There was a post the other day on Shapely Prose, a kickass fat acceptance blog, that included a heart-breaking letter from a 13-year-old girl who was considering suicide because of pressure from her classmates and her family. As of this writing there are over 150 responses, the majority of which seek to reassure the girl of how it all gets better because thirteen sucks so heartily for everyone.
The letter caused a lot of upset, sending almost all readers back into the depths of their own pasts to recall being thirteen.
For anyone who has been fat, heavy, plump, etc., their whole life, thirteen was likely a pretty shitty year. I know it was for me. I wasn’t actually the heaviest kid in my class, but as the other heavy kids were athletic in some way, and appeared on the surface to have a higher sense of self-esteem, I was the lucky pariah of the class who got picked on. Constantly.
Add to the fat a pair of ugly glasses (because I was apparently too young to wear contact lenses), and the futile attempts to perm my poker-straight hair, and it’s easy to figure out why I hate having my photo taken – to this day. And why the kids teased me.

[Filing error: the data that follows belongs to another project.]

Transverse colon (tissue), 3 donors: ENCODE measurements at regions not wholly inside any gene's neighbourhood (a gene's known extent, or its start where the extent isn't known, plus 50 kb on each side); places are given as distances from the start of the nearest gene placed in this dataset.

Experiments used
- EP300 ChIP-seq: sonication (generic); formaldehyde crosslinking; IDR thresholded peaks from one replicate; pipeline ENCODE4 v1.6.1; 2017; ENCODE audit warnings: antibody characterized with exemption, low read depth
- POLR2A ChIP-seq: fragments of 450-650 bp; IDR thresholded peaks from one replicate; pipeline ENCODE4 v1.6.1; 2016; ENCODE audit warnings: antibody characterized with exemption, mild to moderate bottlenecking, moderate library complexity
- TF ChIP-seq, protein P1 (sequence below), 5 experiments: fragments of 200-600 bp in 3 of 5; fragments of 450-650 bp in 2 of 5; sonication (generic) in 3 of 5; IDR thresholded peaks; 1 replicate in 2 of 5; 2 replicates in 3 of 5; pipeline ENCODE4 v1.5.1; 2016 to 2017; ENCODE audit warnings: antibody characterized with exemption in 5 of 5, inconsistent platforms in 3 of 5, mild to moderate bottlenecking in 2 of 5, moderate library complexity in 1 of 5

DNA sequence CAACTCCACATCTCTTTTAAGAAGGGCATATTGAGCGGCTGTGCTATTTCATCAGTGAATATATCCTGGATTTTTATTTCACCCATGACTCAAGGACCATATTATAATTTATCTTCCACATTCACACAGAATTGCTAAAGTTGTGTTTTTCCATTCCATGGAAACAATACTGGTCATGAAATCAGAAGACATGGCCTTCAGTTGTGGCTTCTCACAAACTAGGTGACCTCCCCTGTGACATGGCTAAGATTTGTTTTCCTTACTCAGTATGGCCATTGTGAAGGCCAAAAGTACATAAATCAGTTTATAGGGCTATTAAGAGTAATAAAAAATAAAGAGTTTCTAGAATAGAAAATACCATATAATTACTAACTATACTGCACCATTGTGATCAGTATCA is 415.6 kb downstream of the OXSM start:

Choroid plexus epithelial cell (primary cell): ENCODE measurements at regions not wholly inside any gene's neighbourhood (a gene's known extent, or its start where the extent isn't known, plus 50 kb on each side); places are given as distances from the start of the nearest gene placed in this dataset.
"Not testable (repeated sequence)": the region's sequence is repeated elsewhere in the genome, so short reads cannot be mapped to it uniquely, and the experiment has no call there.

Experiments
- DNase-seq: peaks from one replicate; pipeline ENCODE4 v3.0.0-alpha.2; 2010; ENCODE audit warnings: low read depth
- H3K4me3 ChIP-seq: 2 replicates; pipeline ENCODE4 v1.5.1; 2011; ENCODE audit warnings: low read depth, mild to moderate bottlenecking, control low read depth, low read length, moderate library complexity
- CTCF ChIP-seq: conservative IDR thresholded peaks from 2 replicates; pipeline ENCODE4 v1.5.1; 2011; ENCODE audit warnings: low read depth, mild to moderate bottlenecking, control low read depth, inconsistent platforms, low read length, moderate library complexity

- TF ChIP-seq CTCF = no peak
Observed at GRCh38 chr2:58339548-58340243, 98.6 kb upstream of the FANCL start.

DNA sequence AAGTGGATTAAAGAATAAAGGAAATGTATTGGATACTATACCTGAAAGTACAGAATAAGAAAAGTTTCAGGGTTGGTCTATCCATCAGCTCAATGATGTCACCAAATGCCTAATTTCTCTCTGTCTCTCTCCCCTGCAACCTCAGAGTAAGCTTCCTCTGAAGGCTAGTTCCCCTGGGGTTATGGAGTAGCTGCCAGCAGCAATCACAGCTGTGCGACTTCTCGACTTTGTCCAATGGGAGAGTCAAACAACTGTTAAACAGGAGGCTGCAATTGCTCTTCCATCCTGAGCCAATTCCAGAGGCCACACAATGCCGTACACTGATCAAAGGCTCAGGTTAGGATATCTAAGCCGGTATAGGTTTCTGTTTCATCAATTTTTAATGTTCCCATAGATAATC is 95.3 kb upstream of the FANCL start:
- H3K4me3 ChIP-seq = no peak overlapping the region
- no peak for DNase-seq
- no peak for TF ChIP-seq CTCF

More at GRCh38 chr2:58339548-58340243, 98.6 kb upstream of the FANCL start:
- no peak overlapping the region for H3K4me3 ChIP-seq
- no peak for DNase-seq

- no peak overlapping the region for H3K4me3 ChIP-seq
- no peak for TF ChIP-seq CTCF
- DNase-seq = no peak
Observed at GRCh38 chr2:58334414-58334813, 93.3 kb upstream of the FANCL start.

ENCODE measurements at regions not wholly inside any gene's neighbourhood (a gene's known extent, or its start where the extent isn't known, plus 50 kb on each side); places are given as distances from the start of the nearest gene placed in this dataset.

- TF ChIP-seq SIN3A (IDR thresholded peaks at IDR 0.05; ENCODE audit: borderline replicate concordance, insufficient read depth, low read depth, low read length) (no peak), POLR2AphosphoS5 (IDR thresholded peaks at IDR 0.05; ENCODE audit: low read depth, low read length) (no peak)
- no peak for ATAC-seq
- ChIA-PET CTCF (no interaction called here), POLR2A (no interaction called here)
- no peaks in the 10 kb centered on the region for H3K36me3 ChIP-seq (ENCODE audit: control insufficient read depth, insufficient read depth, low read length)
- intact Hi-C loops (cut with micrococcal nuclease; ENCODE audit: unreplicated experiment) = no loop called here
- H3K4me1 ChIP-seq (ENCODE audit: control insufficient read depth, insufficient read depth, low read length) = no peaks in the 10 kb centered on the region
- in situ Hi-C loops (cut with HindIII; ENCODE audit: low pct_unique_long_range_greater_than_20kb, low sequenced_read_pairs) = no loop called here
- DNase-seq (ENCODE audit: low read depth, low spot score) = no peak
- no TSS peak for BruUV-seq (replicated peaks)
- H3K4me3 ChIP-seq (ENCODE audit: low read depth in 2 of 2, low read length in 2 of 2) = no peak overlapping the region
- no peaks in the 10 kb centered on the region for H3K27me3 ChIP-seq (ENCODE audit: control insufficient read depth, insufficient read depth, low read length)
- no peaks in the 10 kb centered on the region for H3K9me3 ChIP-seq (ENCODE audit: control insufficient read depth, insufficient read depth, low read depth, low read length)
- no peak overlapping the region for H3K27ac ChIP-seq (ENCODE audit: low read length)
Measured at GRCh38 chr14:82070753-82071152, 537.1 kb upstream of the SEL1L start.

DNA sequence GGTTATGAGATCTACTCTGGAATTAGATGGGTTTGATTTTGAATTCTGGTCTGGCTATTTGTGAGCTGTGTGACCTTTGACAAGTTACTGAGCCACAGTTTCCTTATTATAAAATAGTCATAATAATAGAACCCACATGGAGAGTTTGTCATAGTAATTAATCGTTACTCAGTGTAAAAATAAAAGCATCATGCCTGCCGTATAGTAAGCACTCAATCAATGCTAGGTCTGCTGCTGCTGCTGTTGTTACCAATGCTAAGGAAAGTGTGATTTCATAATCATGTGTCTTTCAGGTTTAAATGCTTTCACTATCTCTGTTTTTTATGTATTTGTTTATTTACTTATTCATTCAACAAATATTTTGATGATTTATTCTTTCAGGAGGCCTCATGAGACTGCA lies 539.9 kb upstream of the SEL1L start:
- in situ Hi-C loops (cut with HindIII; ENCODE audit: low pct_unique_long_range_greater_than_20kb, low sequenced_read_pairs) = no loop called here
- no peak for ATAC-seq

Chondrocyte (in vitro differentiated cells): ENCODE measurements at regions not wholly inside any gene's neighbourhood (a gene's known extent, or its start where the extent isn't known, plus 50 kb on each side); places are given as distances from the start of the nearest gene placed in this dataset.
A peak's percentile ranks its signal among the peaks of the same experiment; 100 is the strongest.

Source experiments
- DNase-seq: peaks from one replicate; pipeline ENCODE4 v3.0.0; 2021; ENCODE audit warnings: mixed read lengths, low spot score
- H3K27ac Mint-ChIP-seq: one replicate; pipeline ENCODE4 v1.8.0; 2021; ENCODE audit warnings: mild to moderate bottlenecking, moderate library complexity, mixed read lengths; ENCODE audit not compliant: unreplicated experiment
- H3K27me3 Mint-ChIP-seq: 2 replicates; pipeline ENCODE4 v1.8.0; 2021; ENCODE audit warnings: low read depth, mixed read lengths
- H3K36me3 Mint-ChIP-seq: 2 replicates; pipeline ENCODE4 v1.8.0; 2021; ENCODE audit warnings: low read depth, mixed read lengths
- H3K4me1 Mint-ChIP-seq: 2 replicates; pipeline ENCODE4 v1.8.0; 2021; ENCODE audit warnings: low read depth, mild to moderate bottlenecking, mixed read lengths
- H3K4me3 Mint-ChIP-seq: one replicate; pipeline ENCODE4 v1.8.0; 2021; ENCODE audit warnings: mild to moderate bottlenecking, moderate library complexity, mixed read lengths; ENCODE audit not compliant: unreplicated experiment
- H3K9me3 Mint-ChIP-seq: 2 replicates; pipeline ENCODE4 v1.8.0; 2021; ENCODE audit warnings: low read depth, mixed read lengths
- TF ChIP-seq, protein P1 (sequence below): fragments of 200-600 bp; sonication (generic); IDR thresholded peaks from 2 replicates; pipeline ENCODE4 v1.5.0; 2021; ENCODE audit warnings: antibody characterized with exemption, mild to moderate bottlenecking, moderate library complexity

I was under pressure from family members and a PE teacher (who was friends with my father and who reported back on my lack of progress in gym class) to lose weight, so there was no familial support system I could turn to when the other kids harassed me. Teachers were no help either.
I don’t know if thirteen was the point where something broke in my brain and made me want to deviate from the status quo, or if there was always a grain of “weird” deep down inside me, but the overwhelming desire to fit in kind of backfired.
I spent that summer babysitting my little brother. And it was boring. I spent the summers completely cut off from the kids at school, which was, in many ways, a blessing. To alleviate this boredom, my brother and I would get on a bus and go into downtown Halifax to explore museums, libraries and parks. Little brother also got dragged into vintage clothing shops, indie record shops, and although I never had the guts to go in there at that point, we would stand across the street and watch the mohawked punks going in and out of Backstreet Amusements, which was to become such an important part of the rest of my youth, and to a lesser extent, little brother’s as well.